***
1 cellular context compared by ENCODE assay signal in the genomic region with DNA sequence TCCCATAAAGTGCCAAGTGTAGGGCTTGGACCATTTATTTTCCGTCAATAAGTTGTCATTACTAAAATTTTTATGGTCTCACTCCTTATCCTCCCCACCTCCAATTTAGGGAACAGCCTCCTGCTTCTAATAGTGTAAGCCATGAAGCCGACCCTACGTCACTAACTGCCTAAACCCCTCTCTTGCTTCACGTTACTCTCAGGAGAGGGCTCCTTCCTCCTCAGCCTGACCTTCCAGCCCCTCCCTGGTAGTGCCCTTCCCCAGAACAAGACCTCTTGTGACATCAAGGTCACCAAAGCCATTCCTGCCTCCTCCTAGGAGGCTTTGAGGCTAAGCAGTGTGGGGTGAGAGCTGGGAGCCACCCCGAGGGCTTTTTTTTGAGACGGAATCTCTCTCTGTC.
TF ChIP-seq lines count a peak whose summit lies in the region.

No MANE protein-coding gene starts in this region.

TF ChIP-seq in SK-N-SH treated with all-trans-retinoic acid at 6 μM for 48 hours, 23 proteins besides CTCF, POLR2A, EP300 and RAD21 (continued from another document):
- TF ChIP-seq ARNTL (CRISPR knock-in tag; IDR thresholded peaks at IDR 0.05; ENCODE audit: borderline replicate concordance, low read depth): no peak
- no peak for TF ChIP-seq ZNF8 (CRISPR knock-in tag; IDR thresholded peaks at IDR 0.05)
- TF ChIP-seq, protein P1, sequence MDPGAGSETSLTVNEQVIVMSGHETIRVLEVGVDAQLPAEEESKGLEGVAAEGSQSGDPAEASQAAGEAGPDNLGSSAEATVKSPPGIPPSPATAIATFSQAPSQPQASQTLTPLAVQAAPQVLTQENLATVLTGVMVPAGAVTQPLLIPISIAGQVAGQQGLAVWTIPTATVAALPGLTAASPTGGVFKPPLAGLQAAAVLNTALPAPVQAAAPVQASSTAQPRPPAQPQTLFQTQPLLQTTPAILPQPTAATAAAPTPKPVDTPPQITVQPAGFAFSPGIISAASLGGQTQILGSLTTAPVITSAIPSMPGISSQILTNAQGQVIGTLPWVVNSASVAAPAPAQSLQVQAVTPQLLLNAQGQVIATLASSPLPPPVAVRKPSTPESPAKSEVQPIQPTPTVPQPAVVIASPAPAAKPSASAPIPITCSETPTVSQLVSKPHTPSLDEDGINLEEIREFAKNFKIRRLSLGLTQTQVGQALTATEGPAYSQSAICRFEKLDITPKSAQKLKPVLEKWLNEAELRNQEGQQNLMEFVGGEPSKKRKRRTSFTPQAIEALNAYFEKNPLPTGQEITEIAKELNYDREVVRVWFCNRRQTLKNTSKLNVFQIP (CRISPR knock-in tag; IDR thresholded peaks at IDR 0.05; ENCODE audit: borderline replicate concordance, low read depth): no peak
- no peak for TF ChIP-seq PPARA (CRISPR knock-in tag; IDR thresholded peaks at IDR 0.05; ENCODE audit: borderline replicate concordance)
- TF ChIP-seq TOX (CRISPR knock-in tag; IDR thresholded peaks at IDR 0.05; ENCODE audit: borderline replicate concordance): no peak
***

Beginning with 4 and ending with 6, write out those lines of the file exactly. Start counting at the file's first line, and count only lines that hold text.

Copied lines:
TF ChIP-seq in SK-N-SH treated with all-trans-retinoic acid at 6 μM for 48 hours, 23 proteins besides CTCF, POLR2A, EP300 and RAD21 (continued from another document):
- TF ChIP-seq ARNTL (CRISPR knock-in tag; IDR thresholded peaks at IDR 0.05; ENCODE audit: borderline replicate concordance, low read depth): no peak
- no peak for TF ChIP-seq ZNF8 (CRISPR knock-in tag; IDR thresholded peaks at IDR 0.05)